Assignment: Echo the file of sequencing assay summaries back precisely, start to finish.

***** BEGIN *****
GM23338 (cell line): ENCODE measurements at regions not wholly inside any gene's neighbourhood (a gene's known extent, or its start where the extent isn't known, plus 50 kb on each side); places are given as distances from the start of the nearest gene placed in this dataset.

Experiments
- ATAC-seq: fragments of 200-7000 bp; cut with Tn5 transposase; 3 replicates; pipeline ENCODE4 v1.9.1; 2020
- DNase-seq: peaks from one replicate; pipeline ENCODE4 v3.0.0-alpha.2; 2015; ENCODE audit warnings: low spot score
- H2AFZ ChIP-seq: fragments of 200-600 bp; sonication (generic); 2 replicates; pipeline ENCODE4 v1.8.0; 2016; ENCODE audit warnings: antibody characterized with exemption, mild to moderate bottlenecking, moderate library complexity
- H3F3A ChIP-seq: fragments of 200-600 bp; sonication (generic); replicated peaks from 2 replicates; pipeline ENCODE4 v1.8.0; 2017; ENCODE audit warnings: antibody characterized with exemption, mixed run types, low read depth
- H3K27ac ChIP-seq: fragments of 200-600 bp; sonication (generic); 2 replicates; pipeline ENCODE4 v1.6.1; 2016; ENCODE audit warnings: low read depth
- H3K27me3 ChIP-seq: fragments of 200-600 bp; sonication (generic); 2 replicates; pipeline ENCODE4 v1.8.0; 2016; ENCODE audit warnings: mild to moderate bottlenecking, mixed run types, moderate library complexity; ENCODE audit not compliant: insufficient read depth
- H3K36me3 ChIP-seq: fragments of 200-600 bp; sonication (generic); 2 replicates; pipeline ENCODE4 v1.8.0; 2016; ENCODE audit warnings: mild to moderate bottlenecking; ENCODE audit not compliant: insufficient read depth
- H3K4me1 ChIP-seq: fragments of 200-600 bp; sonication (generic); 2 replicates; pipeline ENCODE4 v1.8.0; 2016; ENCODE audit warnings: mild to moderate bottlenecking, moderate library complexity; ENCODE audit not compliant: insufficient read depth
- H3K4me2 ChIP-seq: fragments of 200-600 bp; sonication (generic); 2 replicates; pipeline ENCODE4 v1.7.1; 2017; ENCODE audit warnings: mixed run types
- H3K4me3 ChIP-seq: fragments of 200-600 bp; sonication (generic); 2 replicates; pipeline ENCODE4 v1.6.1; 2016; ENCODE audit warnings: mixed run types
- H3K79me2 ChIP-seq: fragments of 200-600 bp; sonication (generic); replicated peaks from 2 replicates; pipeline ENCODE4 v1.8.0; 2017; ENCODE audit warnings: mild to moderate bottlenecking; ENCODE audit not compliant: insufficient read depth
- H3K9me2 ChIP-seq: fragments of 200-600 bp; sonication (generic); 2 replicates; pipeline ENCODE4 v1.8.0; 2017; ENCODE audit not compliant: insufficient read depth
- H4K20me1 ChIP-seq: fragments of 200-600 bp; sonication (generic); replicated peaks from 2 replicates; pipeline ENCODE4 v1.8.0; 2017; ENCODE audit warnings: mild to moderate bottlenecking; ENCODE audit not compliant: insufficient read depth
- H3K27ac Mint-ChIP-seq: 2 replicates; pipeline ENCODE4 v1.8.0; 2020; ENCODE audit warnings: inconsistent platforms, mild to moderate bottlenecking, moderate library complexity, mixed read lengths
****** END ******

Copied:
GM23338 (cell line): ENCODE measurements at regions not wholly inside any gene's neighbourhood (a gene's known extent, or its start where the extent isn't known, plus 50 kb on each side); places are given as distances from the start of the nearest gene placed in this dataset.

Experiments
- ATAC-seq: fragments of 200-7000 bp; cut with Tn5 transposase; 3 replicates; pipeline ENCODE4 v1.9.1; 2020
- DNase-seq: peaks from one replicate; pipeline ENCODE4 v3.0.0-alpha.2; 2015; ENCODE audit warnings: low spot score
- H2AFZ ChIP-seq: fragments of 200-600 bp; sonication (generic); 2 replicates; pipeline ENCODE4 v1.8.0; 2016; ENCODE audit warnings: antibody characterized with exemption, mild to moderate bottlenecking, moderate library complexity
- H3F3A ChIP-seq: fragments of 200-600 bp; sonication (generic); replicated peaks from 2 replicates; pipeline ENCODE4 v1.8.0; 2017; ENCODE audit warnings: antibody characterized with exemption, mixed run types, low read depth
- H3K27ac ChIP-seq: fragments of 200-600 bp; sonication (generic); 2 replicates; pipeline ENCODE4 v1.6.1; 2016; ENCODE audit warnings: low read depth
- H3K27me3 ChIP-seq: fragments of 200-600 bp; sonication (generic); 2 replicates; pipeline ENCODE4 v1.8.0; 2016; ENCODE audit warnings: mild to moderate bottlenecking, mixed run types, moderate library complexity; ENCODE audit not compliant: insufficient read depth
- H3K36me3 ChIP-seq: fragments of 200-600 bp; sonication (generic); 2 replicates; pipeline ENCODE4 v1.8.0; 2016; ENCODE audit warnings: mild to moderate bottlenecking; ENCODE audit not compliant: insufficient read depth
- H3K4me1 ChIP-seq: fragments of 200-600 bp; sonication (generic); 2 replicates; pipeline ENCODE4 v1.8.0; 2016; ENCODE audit warnings: mild to moderate bottlenecking, moderate library complexity; ENCODE audit not compliant: insufficient read depth
- H3K4me2 ChIP-seq: fragments of 200-600 bp; sonication (generic); 2 replicates; pipeline ENCODE4 v1.7.1; 2017; ENCODE audit warnings: mixed run types
- H3K4me3 ChIP-seq: fragments of 200-600 bp; sonication (generic); 2 replicates; pipeline ENCODE4 v1.6.1; 2016; ENCODE audit warnings: mixed run types
- H3K79me2 ChIP-seq: fragments of 200-600 bp; sonication (generic); replicated peaks from 2 replicates; pipeline ENCODE4 v1.8.0; 2017; ENCODE audit warnings: mild to moderate bottlenecking; ENCODE audit not compliant: insufficient read depth
- H3K9me2 ChIP-seq: fragments of 200-600 bp; sonication (generic); 2 replicates; pipeline ENCODE4 v1.8.0; 2017; ENCODE audit not compliant: insufficient read depth
- H4K20me1 ChIP-seq: fragments of 200-600 bp; sonication (generic); replicated peaks from 2 replicates; pipeline ENCODE4 v1.8.0; 2017; ENCODE audit warnings: mild to moderate bottlenecking; ENCODE audit not compliant: insufficient read depth
- H3K27ac Mint-ChIP-seq: 2 replicates; pipeline ENCODE4 v1.8.0; 2020; ENCODE audit warnings: inconsistent platforms, mild to moderate bottlenecking, moderate library complexity, mixed read lengths